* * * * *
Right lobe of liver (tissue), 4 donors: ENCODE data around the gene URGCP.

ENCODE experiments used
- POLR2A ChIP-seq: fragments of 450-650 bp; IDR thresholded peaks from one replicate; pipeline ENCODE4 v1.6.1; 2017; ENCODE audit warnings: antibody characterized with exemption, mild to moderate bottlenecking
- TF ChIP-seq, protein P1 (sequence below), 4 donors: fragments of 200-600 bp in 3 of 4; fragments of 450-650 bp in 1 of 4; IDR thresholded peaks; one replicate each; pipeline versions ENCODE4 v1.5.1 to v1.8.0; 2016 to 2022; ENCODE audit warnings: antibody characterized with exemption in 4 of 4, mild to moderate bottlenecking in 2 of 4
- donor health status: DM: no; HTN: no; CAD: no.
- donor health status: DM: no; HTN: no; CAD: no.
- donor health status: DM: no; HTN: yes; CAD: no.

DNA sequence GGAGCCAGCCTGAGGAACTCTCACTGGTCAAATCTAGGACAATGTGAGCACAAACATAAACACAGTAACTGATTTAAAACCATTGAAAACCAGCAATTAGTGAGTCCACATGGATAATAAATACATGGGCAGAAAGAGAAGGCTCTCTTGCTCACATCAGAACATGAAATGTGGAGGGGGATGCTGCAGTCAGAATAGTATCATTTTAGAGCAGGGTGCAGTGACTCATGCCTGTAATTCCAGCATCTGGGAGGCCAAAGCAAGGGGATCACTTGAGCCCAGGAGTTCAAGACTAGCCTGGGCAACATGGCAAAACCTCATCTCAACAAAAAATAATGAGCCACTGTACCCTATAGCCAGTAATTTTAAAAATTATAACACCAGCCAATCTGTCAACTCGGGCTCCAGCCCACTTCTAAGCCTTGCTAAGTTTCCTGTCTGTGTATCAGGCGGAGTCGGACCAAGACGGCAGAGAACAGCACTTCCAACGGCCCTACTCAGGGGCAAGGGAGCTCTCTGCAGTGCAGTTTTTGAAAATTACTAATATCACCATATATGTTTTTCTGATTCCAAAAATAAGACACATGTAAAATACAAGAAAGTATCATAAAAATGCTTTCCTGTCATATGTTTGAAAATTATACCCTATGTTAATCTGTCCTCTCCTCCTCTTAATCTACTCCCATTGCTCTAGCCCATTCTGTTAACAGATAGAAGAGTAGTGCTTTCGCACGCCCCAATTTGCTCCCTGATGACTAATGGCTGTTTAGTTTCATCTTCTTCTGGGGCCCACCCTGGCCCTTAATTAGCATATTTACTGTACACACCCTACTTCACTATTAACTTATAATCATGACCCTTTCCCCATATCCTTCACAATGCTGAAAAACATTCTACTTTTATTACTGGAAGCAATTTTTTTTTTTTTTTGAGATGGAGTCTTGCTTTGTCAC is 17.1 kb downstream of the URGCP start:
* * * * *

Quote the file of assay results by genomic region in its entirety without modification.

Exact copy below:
Right lobe of liver (tissue), 4 donors: ENCODE data around the gene URGCP.

ENCODE experiments used
- POLR2A ChIP-seq: fragments of 450-650 bp; IDR thresholded peaks from one replicate; pipeline ENCODE4 v1.6.1; 2017; ENCODE audit warnings: antibody characterized with exemption, mild to moderate bottlenecking
- TF ChIP-seq, protein P1 (sequence below), 4 donors: fragments of 200-600 bp in 3 of 4; fragments of 450-650 bp in 1 of 4; IDR thresholded peaks; one replicate each; pipeline versions ENCODE4 v1.5.1 to v1.8.0; 2016 to 2022; ENCODE audit warnings: antibody characterized with exemption in 4 of 4, mild to moderate bottlenecking in 2 of 4
- donor health status: DM: no; HTN: no; CAD: no.
- donor health status: DM: no; HTN: no; CAD: no.
- donor health status: DM: no; HTN: yes; CAD: no.

DNA sequence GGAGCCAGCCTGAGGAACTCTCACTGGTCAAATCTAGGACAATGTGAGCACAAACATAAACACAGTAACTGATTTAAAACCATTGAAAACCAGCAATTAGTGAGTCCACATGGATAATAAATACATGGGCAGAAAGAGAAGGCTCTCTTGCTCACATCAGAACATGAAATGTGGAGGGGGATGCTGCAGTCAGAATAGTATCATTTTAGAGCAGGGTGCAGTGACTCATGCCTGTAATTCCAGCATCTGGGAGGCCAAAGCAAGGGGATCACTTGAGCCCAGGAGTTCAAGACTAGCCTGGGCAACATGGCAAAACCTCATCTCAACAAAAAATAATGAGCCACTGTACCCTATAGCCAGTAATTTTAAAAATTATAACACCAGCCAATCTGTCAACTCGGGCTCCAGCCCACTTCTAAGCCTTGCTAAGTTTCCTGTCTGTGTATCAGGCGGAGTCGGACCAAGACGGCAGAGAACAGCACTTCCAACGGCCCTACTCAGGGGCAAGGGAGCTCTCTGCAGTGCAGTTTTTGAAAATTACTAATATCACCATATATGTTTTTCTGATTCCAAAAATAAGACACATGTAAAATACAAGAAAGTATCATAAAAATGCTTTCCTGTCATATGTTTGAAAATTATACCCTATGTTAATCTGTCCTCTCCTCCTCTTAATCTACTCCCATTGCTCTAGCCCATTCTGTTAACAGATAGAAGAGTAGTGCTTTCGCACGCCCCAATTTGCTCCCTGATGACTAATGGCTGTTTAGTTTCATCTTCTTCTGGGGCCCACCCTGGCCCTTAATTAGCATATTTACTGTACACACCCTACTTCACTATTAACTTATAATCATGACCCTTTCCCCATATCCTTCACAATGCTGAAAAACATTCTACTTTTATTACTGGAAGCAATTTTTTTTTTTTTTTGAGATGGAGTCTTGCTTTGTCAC is 17.1 kb downstream of the URGCP start: